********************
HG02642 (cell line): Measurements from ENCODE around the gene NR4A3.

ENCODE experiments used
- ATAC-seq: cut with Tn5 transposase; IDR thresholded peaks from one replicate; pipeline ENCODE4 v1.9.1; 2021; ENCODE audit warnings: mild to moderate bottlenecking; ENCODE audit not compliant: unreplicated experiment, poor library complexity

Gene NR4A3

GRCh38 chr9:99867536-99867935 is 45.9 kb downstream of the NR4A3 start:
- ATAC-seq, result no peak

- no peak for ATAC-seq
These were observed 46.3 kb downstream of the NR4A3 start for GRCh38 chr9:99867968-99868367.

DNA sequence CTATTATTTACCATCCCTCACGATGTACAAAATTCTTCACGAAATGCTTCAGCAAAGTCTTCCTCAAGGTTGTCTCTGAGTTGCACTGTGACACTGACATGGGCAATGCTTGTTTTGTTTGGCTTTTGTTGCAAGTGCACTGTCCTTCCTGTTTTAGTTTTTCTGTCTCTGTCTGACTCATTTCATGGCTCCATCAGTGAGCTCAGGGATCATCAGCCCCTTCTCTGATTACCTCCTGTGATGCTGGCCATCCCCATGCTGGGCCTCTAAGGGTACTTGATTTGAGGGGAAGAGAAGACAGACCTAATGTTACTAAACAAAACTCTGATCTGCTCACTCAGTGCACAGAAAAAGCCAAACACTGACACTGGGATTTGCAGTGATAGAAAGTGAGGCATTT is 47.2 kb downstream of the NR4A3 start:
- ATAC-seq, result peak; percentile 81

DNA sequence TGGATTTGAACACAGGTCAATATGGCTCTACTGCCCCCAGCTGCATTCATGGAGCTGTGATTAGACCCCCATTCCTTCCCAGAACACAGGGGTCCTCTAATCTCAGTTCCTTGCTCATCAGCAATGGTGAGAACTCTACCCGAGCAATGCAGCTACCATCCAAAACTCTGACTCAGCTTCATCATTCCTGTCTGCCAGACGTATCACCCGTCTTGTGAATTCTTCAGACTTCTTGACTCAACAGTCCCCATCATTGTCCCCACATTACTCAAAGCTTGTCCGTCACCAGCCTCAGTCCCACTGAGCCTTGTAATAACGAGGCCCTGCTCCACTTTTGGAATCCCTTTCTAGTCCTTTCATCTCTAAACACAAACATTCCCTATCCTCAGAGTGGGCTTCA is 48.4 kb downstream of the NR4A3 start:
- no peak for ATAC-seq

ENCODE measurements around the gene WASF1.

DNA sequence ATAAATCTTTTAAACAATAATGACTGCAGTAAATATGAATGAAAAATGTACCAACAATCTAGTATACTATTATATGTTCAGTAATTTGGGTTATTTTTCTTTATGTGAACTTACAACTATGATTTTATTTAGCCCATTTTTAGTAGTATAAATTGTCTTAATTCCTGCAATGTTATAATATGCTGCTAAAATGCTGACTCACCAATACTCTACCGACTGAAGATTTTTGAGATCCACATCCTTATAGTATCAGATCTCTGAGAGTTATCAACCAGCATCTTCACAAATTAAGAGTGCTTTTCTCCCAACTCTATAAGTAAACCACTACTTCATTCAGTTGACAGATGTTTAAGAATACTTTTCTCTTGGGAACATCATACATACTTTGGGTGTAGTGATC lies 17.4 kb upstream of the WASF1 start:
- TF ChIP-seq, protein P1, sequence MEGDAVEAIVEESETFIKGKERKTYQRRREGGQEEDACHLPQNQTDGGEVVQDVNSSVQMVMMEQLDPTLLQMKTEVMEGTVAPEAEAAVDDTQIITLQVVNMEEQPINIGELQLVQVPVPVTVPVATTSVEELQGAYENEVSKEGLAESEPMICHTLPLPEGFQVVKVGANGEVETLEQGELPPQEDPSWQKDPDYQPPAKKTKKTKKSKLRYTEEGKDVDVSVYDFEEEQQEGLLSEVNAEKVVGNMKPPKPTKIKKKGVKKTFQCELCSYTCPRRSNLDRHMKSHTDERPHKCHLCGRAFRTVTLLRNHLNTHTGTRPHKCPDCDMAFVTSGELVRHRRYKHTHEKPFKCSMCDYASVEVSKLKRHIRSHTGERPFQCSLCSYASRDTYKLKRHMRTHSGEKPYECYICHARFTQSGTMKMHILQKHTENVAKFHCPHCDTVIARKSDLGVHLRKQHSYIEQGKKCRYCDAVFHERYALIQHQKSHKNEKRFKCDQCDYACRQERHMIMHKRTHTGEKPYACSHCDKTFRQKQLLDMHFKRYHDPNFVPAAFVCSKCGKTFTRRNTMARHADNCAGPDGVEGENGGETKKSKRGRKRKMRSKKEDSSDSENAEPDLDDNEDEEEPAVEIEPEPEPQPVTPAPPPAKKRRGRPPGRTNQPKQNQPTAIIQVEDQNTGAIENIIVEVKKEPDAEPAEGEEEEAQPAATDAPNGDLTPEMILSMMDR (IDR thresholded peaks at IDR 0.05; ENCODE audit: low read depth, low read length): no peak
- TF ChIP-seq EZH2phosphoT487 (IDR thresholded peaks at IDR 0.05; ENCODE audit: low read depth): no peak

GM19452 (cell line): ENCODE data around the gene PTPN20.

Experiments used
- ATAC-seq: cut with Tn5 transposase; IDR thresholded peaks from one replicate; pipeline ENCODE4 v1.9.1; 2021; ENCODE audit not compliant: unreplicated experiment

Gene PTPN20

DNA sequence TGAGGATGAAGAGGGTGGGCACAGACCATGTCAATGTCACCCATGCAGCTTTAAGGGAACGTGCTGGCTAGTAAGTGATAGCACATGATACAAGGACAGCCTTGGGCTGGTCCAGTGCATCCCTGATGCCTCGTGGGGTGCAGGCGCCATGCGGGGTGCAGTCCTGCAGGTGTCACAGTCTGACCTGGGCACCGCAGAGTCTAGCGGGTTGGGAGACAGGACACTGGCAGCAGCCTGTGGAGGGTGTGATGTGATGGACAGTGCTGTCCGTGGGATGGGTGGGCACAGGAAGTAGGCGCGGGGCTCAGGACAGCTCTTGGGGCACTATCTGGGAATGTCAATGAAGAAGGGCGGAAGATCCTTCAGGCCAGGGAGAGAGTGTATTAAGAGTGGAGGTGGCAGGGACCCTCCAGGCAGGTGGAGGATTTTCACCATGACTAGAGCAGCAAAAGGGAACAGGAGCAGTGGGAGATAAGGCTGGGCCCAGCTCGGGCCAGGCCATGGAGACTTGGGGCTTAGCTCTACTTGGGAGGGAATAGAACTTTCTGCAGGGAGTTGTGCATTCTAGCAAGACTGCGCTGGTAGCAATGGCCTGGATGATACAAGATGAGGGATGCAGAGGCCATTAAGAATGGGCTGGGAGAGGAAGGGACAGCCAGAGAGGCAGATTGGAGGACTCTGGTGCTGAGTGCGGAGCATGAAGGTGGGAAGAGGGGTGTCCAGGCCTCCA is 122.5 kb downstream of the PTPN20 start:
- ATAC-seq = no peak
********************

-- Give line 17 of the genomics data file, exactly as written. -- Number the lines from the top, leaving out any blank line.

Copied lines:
GM19452 (cell line): ENCODE data around the gene PTPN20.